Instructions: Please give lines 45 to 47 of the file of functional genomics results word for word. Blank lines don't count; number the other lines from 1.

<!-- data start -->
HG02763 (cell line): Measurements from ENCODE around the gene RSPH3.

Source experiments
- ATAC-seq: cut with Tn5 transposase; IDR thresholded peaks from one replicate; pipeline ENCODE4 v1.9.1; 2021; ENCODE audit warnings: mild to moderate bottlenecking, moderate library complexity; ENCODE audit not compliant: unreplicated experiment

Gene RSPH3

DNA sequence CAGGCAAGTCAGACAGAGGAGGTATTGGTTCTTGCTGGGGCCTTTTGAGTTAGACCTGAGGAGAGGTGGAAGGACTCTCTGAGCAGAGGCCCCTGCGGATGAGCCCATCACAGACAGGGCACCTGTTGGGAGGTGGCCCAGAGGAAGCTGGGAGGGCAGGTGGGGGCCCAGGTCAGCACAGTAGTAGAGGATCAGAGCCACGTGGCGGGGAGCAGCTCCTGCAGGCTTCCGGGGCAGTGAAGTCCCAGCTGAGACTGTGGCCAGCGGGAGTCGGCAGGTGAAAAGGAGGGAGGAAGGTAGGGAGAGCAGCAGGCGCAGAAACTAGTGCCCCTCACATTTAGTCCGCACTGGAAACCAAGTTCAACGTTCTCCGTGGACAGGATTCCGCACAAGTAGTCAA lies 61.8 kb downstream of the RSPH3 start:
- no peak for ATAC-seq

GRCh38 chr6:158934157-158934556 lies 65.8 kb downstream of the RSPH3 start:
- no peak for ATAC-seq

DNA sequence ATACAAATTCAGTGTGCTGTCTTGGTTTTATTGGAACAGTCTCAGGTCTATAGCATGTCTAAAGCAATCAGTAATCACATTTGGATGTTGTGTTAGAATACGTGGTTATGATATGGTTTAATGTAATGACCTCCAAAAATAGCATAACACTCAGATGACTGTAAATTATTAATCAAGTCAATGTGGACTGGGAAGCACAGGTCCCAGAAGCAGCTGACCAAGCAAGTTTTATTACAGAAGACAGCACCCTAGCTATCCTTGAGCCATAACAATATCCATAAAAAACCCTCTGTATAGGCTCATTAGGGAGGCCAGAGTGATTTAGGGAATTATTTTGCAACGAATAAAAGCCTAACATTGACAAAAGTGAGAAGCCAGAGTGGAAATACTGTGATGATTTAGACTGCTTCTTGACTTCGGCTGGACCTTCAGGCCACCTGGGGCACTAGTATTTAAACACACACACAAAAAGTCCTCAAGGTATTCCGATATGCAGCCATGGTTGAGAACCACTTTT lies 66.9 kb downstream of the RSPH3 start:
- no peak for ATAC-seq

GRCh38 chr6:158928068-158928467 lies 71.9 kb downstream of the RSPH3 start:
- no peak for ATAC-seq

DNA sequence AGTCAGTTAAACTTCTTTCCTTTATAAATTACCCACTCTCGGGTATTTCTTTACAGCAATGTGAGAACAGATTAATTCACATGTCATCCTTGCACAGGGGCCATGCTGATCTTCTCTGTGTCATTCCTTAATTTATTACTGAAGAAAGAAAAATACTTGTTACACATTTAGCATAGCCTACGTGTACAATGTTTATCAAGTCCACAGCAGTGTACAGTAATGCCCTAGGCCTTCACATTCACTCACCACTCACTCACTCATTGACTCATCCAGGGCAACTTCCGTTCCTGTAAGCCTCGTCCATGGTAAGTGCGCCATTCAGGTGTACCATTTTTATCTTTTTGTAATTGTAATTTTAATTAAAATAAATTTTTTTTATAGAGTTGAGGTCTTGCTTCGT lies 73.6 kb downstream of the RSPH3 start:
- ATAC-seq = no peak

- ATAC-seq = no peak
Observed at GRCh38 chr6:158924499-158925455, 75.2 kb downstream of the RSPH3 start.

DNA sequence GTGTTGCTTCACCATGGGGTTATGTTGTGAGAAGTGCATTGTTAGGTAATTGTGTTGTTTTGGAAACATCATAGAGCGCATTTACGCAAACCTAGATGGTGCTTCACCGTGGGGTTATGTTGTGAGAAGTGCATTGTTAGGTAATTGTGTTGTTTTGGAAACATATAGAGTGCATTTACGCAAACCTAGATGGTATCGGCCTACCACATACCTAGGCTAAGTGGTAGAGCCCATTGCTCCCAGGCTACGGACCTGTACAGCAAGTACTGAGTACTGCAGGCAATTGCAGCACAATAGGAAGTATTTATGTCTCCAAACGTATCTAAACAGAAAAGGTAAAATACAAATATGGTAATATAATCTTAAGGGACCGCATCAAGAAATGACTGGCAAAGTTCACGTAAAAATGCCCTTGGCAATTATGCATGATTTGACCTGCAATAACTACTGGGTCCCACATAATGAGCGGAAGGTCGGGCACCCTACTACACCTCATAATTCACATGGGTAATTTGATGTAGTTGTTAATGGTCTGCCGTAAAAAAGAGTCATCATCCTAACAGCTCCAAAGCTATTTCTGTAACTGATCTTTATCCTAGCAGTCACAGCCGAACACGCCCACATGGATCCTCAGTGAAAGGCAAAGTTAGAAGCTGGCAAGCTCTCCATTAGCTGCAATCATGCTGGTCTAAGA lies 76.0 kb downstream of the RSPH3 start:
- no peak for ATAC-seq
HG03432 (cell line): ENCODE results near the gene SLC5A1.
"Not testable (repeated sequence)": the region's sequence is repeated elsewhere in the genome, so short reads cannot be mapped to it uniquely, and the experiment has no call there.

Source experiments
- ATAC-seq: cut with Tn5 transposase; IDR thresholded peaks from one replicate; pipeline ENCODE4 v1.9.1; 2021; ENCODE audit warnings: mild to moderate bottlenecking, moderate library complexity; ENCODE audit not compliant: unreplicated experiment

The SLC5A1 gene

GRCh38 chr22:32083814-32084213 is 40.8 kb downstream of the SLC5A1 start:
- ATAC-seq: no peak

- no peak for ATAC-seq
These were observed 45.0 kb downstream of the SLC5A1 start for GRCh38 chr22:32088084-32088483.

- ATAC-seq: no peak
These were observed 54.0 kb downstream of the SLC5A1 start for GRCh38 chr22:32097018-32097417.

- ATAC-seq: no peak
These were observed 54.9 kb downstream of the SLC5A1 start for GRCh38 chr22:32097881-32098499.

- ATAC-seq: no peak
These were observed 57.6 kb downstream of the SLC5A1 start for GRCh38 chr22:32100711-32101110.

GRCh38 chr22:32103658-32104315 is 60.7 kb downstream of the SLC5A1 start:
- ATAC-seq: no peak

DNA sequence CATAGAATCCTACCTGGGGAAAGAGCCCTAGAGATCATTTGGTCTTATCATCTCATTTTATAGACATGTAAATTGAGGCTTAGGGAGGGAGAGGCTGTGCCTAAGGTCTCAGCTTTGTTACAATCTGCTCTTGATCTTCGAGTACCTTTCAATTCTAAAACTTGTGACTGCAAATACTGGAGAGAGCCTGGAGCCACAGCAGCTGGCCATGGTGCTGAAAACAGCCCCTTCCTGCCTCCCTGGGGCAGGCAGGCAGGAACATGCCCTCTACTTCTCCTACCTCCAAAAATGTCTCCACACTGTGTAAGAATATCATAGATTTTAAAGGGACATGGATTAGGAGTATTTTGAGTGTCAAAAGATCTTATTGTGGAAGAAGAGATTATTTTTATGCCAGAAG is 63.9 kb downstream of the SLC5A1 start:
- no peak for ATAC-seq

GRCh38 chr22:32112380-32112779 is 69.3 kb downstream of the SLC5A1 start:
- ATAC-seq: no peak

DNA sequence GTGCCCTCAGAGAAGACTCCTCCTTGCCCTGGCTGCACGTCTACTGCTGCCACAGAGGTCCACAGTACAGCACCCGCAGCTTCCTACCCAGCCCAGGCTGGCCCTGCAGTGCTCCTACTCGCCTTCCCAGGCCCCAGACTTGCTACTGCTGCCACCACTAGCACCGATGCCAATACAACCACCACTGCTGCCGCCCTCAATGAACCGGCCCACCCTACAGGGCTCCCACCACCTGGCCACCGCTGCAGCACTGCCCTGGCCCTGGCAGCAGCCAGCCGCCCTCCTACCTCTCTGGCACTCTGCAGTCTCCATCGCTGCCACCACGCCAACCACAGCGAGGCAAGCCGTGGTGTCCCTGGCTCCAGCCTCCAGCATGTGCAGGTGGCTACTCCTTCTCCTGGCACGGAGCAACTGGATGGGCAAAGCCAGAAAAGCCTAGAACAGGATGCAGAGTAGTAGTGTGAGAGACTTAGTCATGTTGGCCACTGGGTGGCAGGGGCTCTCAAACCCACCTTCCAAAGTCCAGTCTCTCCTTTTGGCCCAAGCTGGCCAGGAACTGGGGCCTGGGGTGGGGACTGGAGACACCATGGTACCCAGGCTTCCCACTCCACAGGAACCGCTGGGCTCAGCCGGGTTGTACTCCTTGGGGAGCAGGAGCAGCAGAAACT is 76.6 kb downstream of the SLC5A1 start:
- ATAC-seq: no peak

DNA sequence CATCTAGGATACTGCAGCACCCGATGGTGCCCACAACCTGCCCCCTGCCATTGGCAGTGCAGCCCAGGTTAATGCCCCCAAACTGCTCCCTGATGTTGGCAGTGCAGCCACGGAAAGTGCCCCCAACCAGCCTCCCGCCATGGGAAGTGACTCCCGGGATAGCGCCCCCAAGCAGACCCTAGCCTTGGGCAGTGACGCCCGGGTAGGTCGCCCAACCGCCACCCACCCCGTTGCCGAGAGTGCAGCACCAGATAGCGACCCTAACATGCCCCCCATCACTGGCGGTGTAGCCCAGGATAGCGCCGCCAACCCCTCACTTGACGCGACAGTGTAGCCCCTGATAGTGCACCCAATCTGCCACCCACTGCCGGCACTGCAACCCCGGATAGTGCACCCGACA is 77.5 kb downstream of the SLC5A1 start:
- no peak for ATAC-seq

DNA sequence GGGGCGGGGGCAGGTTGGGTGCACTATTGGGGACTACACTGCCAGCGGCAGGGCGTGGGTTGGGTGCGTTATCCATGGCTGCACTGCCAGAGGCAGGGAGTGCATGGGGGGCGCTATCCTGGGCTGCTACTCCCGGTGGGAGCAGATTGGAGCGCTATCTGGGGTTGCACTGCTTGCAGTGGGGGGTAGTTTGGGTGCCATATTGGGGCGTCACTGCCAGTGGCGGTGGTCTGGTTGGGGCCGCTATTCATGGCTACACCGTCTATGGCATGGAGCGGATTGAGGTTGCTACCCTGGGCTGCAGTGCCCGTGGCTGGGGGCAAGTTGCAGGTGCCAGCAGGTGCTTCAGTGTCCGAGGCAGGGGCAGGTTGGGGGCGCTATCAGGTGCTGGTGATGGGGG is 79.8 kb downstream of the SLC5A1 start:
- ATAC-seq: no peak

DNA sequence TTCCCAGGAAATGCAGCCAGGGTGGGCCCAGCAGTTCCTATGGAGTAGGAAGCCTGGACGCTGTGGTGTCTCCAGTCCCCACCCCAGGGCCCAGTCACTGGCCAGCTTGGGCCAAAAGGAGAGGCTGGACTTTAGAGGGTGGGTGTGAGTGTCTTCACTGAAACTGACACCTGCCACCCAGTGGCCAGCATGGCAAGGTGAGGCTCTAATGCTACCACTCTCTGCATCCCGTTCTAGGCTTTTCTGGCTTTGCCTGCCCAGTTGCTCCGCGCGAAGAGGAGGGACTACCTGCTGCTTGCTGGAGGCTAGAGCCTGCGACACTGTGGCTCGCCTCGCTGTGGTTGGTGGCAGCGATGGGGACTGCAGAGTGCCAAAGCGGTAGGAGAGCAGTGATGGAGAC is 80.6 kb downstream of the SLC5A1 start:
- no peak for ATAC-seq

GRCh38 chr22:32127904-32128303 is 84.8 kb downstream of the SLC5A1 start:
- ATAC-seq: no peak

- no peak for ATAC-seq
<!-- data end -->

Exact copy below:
- ATAC-seq: no peak

DNA sequence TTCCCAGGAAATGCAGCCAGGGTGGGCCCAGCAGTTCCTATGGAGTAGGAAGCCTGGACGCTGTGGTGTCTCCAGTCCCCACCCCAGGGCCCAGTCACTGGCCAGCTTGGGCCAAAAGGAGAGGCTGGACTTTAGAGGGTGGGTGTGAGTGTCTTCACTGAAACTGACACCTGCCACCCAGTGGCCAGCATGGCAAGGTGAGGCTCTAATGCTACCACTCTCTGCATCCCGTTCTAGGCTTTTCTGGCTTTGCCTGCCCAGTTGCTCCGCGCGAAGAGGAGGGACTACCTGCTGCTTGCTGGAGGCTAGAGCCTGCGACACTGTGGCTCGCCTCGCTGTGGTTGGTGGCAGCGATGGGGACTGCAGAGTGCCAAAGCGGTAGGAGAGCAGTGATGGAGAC is 80.6 kb downstream of the SLC5A1 start:
- no peak for ATAC-seq